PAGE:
Replacing the Anna Maria Island bridge is one of the more emotion-packed, history-evoking debates in Manatee County. Our island has preserved a lifestyle all its own, yet time marches on -- and change becomes inevitable.
In the past year, the Florida Department of Transportation has conducted three surveys with the stated intent to gauge public sentiment on what to do with the aging drawbridge when it reaches the end of its expected lifespan in 10 to 15 years. But Herald transportation reporter Duane Marsteller questioned the methodology and results.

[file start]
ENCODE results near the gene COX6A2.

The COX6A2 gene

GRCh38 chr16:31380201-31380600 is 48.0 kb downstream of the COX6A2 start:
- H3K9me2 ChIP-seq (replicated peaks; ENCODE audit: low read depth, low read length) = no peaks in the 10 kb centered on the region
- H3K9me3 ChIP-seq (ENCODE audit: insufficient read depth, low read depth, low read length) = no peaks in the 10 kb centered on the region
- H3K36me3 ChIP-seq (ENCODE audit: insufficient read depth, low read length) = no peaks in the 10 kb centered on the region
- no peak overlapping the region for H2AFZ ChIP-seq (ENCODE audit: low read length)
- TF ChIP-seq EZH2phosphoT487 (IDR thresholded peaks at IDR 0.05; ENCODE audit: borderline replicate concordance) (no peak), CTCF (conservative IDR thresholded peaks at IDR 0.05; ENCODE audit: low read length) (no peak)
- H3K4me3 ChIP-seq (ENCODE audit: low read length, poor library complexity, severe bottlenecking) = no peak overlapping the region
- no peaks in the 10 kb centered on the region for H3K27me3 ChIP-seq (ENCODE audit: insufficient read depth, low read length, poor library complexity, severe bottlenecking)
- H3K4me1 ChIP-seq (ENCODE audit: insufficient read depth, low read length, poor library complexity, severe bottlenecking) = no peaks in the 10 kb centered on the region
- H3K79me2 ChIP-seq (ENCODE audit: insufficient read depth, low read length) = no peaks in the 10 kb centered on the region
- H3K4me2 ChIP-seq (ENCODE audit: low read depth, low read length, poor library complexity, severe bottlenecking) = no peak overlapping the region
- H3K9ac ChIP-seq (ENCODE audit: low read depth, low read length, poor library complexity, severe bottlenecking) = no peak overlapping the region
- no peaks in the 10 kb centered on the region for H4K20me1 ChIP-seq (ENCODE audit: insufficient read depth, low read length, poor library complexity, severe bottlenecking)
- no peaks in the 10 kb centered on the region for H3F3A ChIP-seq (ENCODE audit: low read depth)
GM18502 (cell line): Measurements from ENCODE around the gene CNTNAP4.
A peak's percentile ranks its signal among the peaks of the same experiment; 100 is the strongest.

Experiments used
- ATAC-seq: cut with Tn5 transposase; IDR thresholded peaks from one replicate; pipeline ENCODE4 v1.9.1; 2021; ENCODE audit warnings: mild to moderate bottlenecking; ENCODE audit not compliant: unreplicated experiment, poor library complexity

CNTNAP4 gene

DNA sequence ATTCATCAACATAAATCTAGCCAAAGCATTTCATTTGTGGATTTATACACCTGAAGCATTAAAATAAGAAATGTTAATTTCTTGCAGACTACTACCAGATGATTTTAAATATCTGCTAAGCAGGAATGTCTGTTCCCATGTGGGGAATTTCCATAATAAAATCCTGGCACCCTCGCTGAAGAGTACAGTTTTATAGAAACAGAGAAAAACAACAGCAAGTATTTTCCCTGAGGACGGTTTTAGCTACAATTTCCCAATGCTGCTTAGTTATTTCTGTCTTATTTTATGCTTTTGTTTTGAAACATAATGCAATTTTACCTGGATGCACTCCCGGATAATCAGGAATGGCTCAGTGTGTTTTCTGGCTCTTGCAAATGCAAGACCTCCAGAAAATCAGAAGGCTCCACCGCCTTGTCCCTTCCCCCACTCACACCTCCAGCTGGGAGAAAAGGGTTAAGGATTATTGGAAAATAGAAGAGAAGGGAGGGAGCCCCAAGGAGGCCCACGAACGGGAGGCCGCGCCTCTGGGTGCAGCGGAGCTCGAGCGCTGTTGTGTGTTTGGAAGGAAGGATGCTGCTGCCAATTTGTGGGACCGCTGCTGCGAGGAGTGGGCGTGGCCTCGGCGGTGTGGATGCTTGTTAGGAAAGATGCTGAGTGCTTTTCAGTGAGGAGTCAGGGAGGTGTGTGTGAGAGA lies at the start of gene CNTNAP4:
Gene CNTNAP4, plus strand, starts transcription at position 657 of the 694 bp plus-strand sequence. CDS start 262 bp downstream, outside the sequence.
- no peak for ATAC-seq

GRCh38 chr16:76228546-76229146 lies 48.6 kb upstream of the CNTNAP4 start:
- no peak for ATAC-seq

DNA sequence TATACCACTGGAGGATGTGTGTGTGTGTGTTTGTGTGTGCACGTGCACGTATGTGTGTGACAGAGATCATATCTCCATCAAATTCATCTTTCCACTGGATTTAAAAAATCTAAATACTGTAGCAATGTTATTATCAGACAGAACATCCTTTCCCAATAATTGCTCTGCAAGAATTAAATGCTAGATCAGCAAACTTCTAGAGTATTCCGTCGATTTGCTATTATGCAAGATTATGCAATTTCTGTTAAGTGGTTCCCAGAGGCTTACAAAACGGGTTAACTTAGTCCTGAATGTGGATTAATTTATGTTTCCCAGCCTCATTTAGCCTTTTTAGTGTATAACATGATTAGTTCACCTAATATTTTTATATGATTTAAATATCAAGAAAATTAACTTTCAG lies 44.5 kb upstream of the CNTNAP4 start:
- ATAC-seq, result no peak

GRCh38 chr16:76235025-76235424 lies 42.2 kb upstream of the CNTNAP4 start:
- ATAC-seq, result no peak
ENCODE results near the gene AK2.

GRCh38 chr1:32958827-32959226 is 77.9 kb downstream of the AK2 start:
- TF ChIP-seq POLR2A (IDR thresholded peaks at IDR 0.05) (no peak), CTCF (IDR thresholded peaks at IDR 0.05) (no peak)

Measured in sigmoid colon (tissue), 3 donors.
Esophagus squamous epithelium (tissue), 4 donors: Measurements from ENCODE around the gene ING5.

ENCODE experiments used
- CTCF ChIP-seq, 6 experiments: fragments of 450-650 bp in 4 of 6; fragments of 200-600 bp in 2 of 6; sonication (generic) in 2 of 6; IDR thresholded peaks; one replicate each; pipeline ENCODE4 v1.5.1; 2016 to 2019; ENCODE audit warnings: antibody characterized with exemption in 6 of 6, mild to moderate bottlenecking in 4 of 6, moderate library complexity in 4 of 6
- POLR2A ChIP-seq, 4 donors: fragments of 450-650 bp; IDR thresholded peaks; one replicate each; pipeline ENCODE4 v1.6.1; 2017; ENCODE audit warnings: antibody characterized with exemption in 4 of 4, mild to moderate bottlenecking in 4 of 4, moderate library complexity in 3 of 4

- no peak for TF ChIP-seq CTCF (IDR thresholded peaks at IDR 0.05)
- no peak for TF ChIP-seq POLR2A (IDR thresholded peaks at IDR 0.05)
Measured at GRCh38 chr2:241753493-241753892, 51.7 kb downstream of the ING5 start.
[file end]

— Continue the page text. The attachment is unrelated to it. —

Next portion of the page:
Who responded to the survey was key. Through a public-records request, Duane obtained PDF copies of public-opinion surveys submitted to the Florida Department of Transportation in March and April. He used property and tax records to confirm residency.
The results don't change: The survey found that a high-level, fixed span drew overwhelming support from island residents, even more than among non-island residents. But what Duane confirmed with his analysis: Those results might mean little, because FDOT used a survey method that has little or no statistical validity, a public-opinion research expert says. Read his story in today's Herald and here online.